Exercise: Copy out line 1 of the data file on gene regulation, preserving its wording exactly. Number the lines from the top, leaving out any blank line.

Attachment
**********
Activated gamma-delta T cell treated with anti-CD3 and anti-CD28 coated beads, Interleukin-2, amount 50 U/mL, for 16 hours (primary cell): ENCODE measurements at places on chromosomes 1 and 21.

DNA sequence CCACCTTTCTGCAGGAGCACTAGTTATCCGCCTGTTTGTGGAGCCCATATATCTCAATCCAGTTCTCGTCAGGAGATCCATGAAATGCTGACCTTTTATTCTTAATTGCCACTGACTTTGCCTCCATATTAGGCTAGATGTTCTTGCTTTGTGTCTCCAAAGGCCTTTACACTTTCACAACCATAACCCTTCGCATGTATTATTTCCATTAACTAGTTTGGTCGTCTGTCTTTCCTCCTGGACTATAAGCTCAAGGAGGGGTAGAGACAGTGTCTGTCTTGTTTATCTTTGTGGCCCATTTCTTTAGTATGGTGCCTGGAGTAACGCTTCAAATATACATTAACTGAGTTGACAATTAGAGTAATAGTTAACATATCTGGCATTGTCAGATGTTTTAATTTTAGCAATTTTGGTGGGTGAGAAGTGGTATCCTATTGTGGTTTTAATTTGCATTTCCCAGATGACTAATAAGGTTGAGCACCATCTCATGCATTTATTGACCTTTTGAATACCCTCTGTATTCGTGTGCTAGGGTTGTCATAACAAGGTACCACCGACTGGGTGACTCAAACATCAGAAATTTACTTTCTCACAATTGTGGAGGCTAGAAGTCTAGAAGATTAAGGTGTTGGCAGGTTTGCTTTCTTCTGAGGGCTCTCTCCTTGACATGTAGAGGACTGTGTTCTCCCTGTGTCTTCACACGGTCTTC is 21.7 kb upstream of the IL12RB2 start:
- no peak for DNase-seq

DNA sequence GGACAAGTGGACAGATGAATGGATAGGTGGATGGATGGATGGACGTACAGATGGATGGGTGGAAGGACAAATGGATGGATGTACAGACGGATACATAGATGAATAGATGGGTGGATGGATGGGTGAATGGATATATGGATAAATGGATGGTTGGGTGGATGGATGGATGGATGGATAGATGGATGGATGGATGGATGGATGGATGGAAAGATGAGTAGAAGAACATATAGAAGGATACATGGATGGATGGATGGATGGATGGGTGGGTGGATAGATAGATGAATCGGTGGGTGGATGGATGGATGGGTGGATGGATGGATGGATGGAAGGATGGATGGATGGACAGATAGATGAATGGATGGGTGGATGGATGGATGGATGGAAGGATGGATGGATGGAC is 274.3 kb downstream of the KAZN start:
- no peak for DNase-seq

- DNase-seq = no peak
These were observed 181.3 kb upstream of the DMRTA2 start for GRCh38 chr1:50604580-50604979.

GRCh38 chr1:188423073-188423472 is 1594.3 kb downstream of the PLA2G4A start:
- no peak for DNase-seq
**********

Activated gamma-delta T cell treated with anti-CD3 and anti-CD28 coated beads, Interleukin-2, amount 50 U/mL, for 16 hours (primary cell): ENCODE measurements at places on chromosomes 1 and 21.